I’ve been doing some work on AWS EC2 again recently. Since there aren’t any “official” CentOS AMIs and I’m dubious about using some of the public images, we had to build our own. Previously we have rolled these using instructions like this and this. They worked okay but it sure was long-winded process. So much so, that I struggled to pick it up where I last left off.
I couldn’t help thinking that there was a better way. We build all internal machines using Kickstart. The format is simple and well understood, so why can’t we use that on the cloud?
Apparently I wasn’t alone in thinking this. Jeremy Katz experienced the same frustrations and wrote ami-creator. It’s a light shim over python-imgcreate which comes from Fedora’s livecd-tools package. It takes a pretty conventional kickstart file, with a few minor variations, and spits out an image file. This image can then be uploaded to EC2 as an AMI.
The requirements for our image were as follows:
- CentOS 6
- EBS backed
- Very minimal package set
- Puppet pre-installed
- SELinux in enforcing mode
Jeremy’s original use was intended for CentOS 5 as S3 backed instance-store images. This required some code changes. Most of which have been submitted upstream, but are all available in this branch.
My resulting kickstart file and some SELinux specific changes are described further below. You can find the complete kickstart file on Github.
Create master with Fog
I’ll be using Fog to do all of the lifting on AWS. It’s a Ruby library that programmatically exposes all of AWS’s functionality, which suits both automation and documentation perfectly. I’ve personally found it to be so effective that I rarely feel the need to touch the AWS website.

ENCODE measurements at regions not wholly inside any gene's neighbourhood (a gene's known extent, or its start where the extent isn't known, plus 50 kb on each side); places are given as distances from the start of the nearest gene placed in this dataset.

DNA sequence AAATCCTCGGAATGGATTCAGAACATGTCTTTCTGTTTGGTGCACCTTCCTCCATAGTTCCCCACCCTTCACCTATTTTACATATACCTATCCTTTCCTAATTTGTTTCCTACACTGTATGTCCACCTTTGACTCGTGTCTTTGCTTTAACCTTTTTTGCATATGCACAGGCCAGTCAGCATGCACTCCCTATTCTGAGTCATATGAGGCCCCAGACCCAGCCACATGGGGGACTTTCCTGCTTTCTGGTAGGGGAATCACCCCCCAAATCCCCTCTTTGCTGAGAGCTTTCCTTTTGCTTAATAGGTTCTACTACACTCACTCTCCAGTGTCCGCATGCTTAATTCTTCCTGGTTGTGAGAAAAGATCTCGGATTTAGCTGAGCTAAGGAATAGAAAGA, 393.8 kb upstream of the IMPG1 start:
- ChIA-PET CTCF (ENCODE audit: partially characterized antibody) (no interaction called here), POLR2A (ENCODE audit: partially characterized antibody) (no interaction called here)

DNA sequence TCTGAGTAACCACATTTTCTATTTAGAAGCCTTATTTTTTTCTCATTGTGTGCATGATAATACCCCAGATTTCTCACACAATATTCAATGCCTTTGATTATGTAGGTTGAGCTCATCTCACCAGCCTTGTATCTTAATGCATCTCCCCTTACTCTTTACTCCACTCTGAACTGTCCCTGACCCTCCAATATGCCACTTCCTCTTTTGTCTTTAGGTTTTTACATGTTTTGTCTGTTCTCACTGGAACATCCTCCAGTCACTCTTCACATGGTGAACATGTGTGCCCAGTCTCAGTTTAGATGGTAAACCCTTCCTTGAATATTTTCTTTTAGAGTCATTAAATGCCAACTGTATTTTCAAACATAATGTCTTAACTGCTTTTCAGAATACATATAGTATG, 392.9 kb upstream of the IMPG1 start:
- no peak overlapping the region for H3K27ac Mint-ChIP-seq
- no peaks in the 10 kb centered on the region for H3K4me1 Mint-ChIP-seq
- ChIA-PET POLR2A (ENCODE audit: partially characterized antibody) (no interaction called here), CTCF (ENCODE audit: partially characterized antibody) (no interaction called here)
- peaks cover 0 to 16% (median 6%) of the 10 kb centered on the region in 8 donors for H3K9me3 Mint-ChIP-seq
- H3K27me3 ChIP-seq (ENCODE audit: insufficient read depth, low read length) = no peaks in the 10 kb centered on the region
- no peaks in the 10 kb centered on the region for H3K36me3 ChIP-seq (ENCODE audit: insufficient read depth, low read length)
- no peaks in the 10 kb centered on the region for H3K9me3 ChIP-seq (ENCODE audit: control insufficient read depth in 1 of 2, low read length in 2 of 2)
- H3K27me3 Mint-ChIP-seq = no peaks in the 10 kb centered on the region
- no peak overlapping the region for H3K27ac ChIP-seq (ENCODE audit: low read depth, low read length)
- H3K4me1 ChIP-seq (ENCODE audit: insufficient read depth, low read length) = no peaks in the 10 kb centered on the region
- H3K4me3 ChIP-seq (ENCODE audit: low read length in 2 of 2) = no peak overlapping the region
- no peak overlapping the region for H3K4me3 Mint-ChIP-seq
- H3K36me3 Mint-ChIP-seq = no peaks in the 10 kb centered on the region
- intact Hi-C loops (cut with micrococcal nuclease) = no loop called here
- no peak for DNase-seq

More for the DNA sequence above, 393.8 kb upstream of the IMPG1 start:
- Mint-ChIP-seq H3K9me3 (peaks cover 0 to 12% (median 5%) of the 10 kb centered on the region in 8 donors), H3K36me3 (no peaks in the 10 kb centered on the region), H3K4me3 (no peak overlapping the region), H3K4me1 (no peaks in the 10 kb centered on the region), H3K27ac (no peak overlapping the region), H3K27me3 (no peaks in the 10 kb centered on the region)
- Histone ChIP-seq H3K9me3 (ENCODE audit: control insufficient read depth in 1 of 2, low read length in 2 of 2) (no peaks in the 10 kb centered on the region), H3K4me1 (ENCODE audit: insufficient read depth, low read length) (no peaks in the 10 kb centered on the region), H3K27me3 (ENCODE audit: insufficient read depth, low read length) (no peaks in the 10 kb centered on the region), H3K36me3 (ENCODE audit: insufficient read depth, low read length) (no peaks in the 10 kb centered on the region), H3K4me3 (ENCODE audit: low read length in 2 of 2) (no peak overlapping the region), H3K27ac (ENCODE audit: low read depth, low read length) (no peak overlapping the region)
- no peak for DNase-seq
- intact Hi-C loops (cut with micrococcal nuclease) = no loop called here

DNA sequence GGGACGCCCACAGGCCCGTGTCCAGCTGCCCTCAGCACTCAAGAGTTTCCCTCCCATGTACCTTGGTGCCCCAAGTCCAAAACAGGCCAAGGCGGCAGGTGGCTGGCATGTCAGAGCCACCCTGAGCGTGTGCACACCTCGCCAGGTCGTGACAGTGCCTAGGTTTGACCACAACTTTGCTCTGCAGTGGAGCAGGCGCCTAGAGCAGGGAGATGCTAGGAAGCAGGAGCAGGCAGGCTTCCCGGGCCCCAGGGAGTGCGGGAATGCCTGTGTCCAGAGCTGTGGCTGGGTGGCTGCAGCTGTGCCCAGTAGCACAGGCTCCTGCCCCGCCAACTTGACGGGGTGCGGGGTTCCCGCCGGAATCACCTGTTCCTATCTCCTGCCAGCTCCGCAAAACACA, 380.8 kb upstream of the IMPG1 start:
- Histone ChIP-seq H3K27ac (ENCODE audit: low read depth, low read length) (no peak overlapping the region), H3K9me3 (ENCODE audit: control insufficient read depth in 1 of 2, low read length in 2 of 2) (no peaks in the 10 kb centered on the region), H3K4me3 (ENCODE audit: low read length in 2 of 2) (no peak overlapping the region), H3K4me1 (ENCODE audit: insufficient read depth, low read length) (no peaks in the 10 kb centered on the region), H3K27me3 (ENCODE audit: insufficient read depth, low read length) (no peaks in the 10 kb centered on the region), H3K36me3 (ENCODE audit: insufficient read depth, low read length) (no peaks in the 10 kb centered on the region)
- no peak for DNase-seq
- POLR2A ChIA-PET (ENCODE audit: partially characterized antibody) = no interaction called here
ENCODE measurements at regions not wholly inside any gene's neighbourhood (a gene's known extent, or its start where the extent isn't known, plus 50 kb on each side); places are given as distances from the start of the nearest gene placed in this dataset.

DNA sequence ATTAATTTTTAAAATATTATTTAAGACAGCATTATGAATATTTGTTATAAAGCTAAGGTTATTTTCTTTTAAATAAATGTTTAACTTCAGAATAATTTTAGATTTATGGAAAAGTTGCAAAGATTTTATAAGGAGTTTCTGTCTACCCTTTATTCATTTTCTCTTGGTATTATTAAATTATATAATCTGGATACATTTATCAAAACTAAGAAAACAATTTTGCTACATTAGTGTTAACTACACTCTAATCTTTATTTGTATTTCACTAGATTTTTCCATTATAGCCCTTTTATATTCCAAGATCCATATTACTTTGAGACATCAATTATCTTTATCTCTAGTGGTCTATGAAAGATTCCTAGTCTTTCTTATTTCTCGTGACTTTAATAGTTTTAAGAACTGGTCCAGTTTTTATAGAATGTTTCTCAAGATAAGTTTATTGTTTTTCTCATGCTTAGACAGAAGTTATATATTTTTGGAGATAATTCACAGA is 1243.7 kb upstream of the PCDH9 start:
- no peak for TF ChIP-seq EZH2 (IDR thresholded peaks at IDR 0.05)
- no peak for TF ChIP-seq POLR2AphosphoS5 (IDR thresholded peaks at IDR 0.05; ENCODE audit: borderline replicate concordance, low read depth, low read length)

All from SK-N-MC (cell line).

My only criticism of Fog would be that the usage documentation is a little lacking or confusing in places. It took me a little while to piece together the right syntax for some of the calls. Though to be fair, some of those problems are just manifestations of API oddities at Amazon. I hope this article will supplement Google results for the other helpful examples I found.
To kick off we need to give Fog our AWS credentials. You can use the master credentials found on the AWS account page or create a more restrictive account with IAM.
Next we define some variables that will remain constant throughout. AMIs are tied to AWS regions, so if you want to use your resulting AMI in more than one region then you’ll have to build those separately or block-transfer the images over by some means. It is assumed that you already have an SSH keypair setup on EC2.
EBS volumes and the instances they can attach to are tied to availability zones, so we need to perform our initial build all within the same zone. This won’t affect what zone you use the resulting AMI in. Pick a zone at random.